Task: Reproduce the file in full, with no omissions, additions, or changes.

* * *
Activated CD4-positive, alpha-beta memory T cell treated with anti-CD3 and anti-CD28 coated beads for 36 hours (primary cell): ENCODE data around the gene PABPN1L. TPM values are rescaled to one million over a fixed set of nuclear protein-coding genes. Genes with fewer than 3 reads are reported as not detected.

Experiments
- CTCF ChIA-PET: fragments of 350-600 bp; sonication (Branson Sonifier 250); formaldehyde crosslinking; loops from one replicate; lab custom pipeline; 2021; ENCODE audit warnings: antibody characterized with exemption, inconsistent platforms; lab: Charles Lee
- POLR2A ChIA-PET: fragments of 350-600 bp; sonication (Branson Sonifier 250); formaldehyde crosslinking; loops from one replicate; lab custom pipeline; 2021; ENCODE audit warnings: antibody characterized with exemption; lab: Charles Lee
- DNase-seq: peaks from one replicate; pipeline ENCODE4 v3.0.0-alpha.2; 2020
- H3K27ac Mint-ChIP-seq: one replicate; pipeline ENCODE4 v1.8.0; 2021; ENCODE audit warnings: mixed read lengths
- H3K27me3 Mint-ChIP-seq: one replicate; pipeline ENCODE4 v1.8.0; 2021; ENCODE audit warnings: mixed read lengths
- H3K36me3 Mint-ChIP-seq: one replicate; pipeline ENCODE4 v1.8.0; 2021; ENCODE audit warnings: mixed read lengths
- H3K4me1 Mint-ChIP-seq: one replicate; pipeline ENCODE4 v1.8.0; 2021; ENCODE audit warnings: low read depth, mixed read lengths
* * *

Activated CD4-positive, alpha-beta memory T cell treated with anti-CD3 and anti-CD28 coated beads for 36 hours (primary cell): ENCODE data around the gene PABPN1L. TPM values are rescaled to one million over a fixed set of nuclear protein-coding genes. Genes with fewer than 3 reads are reported as not detected.

Experiments
- CTCF ChIA-PET: fragments of 350-600 bp; sonication (Branson Sonifier 250); formaldehyde crosslinking; loops from one replicate; lab custom pipeline; 2021; ENCODE audit warnings: antibody characterized with exemption, inconsistent platforms; lab: Charles Lee
- POLR2A ChIA-PET: fragments of 350-600 bp; sonication (Branson Sonifier 250); formaldehyde crosslinking; loops from one replicate; lab custom pipeline; 2021; ENCODE audit warnings: antibody characterized with exemption; lab: Charles Lee
- DNase-seq: peaks from one replicate; pipeline ENCODE4 v3.0.0-alpha.2; 2020
- H3K27ac Mint-ChIP-seq: one replicate; pipeline ENCODE4 v1.8.0; 2021; ENCODE audit warnings: mixed read lengths
- H3K27me3 Mint-ChIP-seq: one replicate; pipeline ENCODE4 v1.8.0; 2021; ENCODE audit warnings: mixed read lengths
- H3K36me3 Mint-ChIP-seq: one replicate; pipeline ENCODE4 v1.8.0; 2021; ENCODE audit warnings: mixed read lengths
- H3K4me1 Mint-ChIP-seq: one replicate; pipeline ENCODE4 v1.8.0; 2021; ENCODE audit warnings: low read depth, mixed read lengths